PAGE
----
British jobs for British workers? Aren't there echoes bouncing round the walls today?
"Aren't there just! Very scary. At the time I was researching this, we had Iraq. There were even echoes there in the sense that, when the world is felt to be in a troubled state, people instinctively seize on what seems like an easy, simple solution - like George Bush's - and wade in. You simplify what is, in fact, an incredibly complex problem: Vote for us and everything will be fine! It certainly attracts people in the short term; in the long term, it leads to World War 2, as we know."
You can see, now, where all the research volumes come in: strange books he gets from the internet, from second-hand book shops, junk shops, friends. Books that look at ordinary life - lowlife even - between the important dates of history: journals, murder investigations, criminal trials. They're books that provide a window into the past, where so many of his novels are set. And he's meticulous to the nth degree.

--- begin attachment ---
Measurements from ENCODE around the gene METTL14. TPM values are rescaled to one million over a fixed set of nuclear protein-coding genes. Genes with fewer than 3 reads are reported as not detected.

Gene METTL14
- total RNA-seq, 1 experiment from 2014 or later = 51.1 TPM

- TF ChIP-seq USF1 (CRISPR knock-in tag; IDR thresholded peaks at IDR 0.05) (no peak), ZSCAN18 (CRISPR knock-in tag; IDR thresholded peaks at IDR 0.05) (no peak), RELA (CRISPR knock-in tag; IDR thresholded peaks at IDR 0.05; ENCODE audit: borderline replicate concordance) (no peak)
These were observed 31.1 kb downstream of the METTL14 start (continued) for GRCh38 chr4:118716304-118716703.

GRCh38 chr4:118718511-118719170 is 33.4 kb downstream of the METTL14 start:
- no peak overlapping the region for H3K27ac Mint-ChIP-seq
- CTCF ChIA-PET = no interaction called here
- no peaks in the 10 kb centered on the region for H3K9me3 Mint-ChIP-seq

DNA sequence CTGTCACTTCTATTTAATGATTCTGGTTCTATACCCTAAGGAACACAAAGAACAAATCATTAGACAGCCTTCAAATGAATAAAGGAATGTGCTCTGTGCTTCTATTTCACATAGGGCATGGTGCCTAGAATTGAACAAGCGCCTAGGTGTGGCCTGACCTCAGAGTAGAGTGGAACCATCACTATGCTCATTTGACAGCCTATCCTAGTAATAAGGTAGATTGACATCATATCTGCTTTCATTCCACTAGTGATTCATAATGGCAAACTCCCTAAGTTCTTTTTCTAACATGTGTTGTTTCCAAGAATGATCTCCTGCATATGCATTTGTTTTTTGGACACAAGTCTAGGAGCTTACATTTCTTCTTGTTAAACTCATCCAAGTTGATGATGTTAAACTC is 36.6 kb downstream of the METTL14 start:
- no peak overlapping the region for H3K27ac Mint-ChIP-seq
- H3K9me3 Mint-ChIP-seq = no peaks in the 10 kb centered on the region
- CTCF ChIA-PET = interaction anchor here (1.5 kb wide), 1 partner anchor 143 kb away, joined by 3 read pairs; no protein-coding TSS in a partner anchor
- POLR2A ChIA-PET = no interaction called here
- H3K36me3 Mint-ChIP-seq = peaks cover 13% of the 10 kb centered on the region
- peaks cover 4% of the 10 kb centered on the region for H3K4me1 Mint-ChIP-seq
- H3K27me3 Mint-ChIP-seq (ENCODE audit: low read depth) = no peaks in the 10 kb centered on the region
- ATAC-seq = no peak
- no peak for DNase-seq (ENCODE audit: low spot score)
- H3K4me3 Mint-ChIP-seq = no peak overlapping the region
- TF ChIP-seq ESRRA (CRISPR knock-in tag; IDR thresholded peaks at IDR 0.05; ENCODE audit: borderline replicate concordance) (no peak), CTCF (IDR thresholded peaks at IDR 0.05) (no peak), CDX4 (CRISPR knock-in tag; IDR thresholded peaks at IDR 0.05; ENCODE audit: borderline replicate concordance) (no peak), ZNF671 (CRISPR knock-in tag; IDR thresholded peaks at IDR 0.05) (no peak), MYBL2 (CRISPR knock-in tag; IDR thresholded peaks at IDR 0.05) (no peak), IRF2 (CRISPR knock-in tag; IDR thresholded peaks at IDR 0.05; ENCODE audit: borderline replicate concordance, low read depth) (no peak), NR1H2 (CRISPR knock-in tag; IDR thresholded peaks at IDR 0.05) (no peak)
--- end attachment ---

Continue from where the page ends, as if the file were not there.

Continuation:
"I think I carry research possibly to absurd lengths but I don't like cheating on history."
And that includes not only obvious facts and suitable language for a period in time - but even the specific zeitgeist, the morality: the very way people thought. This level of authenticity can prove a shock to modern sensibilities. Take domestic violence as an example. When Lydia (from Bleeding Heart Square) is beaten up by her well-to-do husband, she packs her bags and leaves her luxurious, servant-filled home for a cold, rented room shared with a father she barely knows. Even more significantly, her leaving home leads to ostracism by society: "Are you sure it's not just one of those things that marriages go through?" is her disapproving family's attitude to her plight.